The darkest and best-documented atrocity in the history of disabled people occurred during the Nazi regime in Germany in the 1930’s and 1940’s. Hitler’s Aktion T4 program killed disabled people and incinerated their bodies, almost as a way of practicing its methods for the numerically greater atrocities committed against the Jewish people in the “final solution” remembered as “The Holocaust” to this day.
Margaret MacMillan’s book helps us understand what history is and how it can be used or misused when applied to current situations. Facts can be “cherry-picked” or left out altogether, twisted for current political purposes, or misinterpreted accidentally or deliberately. But facts are facts. People had their bodies harmed in painful “medical” experiments. People died at the hands of other people, many of whom were medical professionals. Some families volunteered their disabled family members to be slaughtered. Other families would have been horrified, but never found out the truth about how their family member died.
Kenny Fries is a disabled writer, researcher and scholar who has lived in America, Canada, Japan, and Germany. While living in Germany, he has contributed important work on the history of Aktion T4. In these six videos, he details the facts gleaned about the people who died, and those who killed them.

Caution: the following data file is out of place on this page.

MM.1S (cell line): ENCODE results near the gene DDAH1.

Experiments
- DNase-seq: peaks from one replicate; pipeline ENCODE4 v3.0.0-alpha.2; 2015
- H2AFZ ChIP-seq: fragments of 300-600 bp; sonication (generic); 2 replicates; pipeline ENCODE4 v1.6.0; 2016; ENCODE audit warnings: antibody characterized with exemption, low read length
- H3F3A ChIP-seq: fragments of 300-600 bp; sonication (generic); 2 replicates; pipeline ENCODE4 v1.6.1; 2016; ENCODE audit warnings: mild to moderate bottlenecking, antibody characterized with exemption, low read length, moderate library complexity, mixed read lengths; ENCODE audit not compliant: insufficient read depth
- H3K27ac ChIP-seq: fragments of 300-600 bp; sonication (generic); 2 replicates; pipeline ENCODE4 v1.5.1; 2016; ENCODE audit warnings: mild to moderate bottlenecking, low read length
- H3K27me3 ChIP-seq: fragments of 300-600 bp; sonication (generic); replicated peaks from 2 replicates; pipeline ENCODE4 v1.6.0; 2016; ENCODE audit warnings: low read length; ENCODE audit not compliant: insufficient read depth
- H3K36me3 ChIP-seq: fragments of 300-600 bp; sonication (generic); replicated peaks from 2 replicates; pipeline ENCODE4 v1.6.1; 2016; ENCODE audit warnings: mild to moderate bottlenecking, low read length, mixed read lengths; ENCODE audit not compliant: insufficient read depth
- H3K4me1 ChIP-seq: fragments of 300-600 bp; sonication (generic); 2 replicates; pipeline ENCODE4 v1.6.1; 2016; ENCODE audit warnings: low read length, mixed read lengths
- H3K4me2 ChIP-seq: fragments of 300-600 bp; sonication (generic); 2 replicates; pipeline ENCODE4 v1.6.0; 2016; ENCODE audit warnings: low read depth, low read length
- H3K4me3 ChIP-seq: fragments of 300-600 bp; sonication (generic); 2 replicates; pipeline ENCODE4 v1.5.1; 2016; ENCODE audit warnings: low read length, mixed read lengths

Here is another point of view on Dr. Mengele, a Nazi doctor who did heinous experiments on many disabled people, mostly before they were killed. But this story is from a woman who was not killed. Perla was a member of a family of “little people” who performed in circuses and shows for a living. Dr. Mengele decided not to kill this large family of performers for reasons we will never know. The film interviews one of the survivors, who is so grateful to him for not murdering her family that she refuses to say anything bad about him, and refuses to acknowledge the number of disabled people he killed.
There is much to say about the manner in which disabled people have been treated in Canada as well, from institutionalization to sterilization, from segregated education to victimization. Eugenic thinking was common here, across the political spectrum, left to right, and the notions behind it did not disappear with the eventual change in the law. Large, congregate institutions for people with intellectual, mental and psychiatric differences and disabilities have been closed in most provinces and territories, but they still exist, often under different names.
Disabled people in Canada achieved a measure of equality by having their rights recognized in the Charter of Rights and Freedoms in 1981. This has not, however, resulted in social and material conditions of equality for most.
There is much more material to be included on this page in the future. For example, The Eugenics Archive provides a rich and comprehensive historical resource that deserves much more attention, and will be highlighted in upcoming blog posts. Meanwhile, please give sober consideration to the real historical backdrop of the disabled community’s opposition to a Bill that offers them “death by choice”, but fails to provide material support for life.